According to Godrich, Clayborn's first recording, in Dec. 1926, sold very well. All together, he cut 30 sides, the same output as Blind Willie Johnson. It is obvious however that Clayborn was no match for Columbia's Blind Willie, nor for Paramount's Joe Taggart. But it is also true that we would all be losers if the best of Clayborn was only accessible to a few collectors.

Offline Johnm

  • Global Moderator
  • Member
  • Posts: 10511
    • johnmillerguitar.com
Re: Slide playing
« Reply #34 on: October 08, 2005, 01:15:25 PM »
Hi all,
Thanks, Bunker Hill, for passing along Bernie Klatzko's thoughts on Rev. Clayborn.? Reading them made me think of H. C. Speirs's requirement that prospective recording artists needed to be able to play four different songs before he would recommend that they be recorded.? It sounds as though Rev. Clayborn had plenty of songs, but that his approach had a sameness that does not wear well when you listen to a number of his performances in a row.? Actually, I think the music of most musicians is better served in an anthology, interspersed with performances by other musicians, than in a blocked setting of completed recorded works.? Even a musician as versatile and varied as Lemon Jefferson can begin to pall when you listen to all his titles consecutively.? For less versatile musicians, the effect of listening to tune after tune is even less flattering.? It is weird that you may end up with a better sense of the essence of a musician from listening to one outstanding performance by them than by listening to their entire body of work, but that often seems to be the case.? Nonetheless, I expect to pick up the Document Clayborn releases sooner or later, because he really sounds great on "This Time Another Year You May Be Gone".? He's got me curious.

Edited to add, on 10/10:? With the passage of a couple of days' time, my complaint in this post concerning the effect of listening to all of Lemon's or other musicians' titles consecutively strikes me as a bit moronic.? Talk about being spoiled!? I would say that we are unbelievably lucky that so much of this music has survived; and no one would be more excited than I if a previously undiscovered recording of Lemon was found.? The scenario I sketched in the post reminds me of an exchange between a patient and his doctor,
? ?Patient:? "Doctor it hurts when I do this."
? ?Doctor:? "Stop doing that, then."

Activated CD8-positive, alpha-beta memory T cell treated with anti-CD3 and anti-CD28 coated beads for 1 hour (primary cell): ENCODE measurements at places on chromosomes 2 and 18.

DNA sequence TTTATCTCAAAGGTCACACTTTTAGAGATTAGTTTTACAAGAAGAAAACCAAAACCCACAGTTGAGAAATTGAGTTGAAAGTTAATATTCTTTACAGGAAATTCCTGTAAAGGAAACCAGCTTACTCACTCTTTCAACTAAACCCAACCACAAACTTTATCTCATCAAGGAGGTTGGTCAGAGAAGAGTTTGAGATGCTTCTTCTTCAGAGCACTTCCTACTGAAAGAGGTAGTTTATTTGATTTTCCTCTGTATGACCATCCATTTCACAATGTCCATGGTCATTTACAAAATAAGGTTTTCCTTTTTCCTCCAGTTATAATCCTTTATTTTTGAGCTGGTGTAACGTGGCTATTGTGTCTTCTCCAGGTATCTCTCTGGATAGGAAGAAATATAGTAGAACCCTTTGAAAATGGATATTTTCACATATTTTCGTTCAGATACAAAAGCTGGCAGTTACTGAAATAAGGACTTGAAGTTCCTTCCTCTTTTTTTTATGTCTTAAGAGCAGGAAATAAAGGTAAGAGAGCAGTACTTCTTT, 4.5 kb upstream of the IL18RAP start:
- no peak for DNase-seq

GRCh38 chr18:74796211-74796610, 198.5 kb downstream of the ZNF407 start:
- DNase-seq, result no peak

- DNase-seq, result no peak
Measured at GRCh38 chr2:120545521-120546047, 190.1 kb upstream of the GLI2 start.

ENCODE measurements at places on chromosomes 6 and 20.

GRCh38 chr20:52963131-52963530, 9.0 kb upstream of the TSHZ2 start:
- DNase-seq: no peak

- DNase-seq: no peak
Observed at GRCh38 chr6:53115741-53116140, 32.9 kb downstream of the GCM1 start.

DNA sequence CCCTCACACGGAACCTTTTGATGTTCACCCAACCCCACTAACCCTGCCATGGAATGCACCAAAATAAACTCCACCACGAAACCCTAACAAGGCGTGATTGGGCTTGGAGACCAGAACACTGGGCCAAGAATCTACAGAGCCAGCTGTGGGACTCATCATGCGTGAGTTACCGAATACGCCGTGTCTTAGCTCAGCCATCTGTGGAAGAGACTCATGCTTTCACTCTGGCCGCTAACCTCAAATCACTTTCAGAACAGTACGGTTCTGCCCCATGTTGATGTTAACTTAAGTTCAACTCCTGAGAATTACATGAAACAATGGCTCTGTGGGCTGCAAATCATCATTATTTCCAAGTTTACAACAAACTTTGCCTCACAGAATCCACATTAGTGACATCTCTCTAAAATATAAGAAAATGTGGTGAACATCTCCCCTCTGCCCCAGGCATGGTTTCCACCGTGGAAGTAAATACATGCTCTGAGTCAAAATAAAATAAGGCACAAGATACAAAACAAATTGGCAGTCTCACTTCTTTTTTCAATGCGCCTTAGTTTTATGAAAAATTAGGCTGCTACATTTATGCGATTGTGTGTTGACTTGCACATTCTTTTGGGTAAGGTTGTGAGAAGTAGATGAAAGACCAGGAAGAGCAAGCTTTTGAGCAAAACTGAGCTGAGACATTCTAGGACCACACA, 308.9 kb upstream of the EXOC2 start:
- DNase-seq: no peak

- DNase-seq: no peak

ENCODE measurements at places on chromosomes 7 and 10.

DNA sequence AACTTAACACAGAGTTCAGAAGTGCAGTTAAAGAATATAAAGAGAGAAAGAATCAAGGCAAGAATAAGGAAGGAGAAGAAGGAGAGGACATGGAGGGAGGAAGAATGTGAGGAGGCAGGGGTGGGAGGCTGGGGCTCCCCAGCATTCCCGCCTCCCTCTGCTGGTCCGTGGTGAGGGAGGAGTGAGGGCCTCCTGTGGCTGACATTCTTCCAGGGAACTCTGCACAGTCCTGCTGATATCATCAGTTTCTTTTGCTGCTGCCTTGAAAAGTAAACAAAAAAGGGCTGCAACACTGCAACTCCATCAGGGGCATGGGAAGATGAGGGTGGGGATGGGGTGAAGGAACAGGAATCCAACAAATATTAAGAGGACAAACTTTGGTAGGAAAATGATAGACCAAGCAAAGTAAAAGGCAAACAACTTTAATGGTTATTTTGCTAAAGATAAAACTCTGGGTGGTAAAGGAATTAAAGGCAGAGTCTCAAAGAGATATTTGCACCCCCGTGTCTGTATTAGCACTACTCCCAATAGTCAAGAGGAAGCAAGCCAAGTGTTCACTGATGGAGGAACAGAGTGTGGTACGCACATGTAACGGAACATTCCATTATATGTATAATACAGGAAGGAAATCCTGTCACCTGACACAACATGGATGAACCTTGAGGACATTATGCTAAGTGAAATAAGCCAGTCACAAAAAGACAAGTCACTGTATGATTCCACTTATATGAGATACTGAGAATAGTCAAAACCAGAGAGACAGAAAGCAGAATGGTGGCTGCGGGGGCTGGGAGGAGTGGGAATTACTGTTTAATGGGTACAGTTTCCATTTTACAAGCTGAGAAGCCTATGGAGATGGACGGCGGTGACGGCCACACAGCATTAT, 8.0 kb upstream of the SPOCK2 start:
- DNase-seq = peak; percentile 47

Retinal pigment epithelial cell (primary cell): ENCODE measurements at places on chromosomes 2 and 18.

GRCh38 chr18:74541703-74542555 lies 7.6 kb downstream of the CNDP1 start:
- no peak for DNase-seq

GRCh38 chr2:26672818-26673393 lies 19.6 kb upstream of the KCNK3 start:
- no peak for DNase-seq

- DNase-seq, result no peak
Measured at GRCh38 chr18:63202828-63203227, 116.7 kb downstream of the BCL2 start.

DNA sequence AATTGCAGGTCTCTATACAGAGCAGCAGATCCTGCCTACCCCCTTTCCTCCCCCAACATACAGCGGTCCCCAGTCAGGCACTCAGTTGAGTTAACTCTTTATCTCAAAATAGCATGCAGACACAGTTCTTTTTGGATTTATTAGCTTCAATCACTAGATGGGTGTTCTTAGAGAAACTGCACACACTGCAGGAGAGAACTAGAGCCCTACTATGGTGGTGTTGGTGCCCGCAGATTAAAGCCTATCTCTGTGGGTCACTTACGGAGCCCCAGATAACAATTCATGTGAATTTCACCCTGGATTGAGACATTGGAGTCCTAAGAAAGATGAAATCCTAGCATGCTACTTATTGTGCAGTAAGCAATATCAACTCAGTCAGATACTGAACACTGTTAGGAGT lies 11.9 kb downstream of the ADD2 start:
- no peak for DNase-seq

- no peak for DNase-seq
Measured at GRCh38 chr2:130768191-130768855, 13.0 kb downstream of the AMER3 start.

All best,
Johnm
« Last Edit: October 10, 2005, 05:08:01 PM by Johnm »

Offline Bunker Hill

  • Member
  • Posts: 2832
Re: Slide playing
« Reply #35 on: October 09, 2005, 12:12:08 AM »
The "Pete Whalen guess" that he was from Alabama I think was based on the knowledge that for a 1928 session Clayborn was in the studio on the same day as Hound Head Henry and Cow Cow Davenport, the latter at the time still having strong connections with his native Alabama. Possibly plausible if Clayborn's first session in 1926 but two years later? Hmm.....

Offline MTJ3

  • Member
  • Posts: 161
  • Howdy!
Re: Slide playing
« Reply #36 on: October 09, 2005, 10:31:43 AM »
In the often overlooked category of slide players/songs--
Robert Jr. Lockwood is not generally thought of as a pre-War player or a slide player, but his playing on his 1941 sides, including his slide playing on "Little Boy Blue," is exemplary.
The same can be said of Calvin Frazier, whose 1938 Library of Congress sides include "I'm In The Highway."
Robert Lee McCoy (aka Robert Nighthawk) also recorded some pre-War slide pieces that show, as did his post-War slide sides, a debt to Tampa Red.
Johnny Shines cut some sides in 1952 that were beautifully raw (including Rambling Blues).
Charlie McCoy's "Last Time Blues," a rare bottleneck excursion for him.
Fred McMullen's "Wait and Listen Blues," tuned to open G and played in D
Bayless Rose's "Original Blues."

Modification/Correction:  1.  There are actually several cuts by Calvin Frazier that feature what I think of as a glimpse at the future of slide guitar in an ensemble setting.  2.  The Bayless Rose slide piece is entitled "Frisco Blues."
« Last Edit: October 12, 2005, 07:54:10 PM by MTJ3 »

Offline Johnm

  • Global Moderator
  • Member
  • Posts: 10511
    • johnmillerguitar.com
Re: Slide playing
« Reply #37 on: October 10, 2005, 02:23:30 PM »
Hi all,
Those are some good finds on your post, MTJ3.  The Johnny Shines "Ramblin'" is terrific, and if possible, his singing is even better than his playing.  The Fred McMullen is a gem, too.  I like all of his titles, and especially like "DeKalb Chain Gang", in addition to "Wait And Listen".  I've only heard Calvin Frazier once, and can't recall "I'm In the Highway"; I will have to search that out.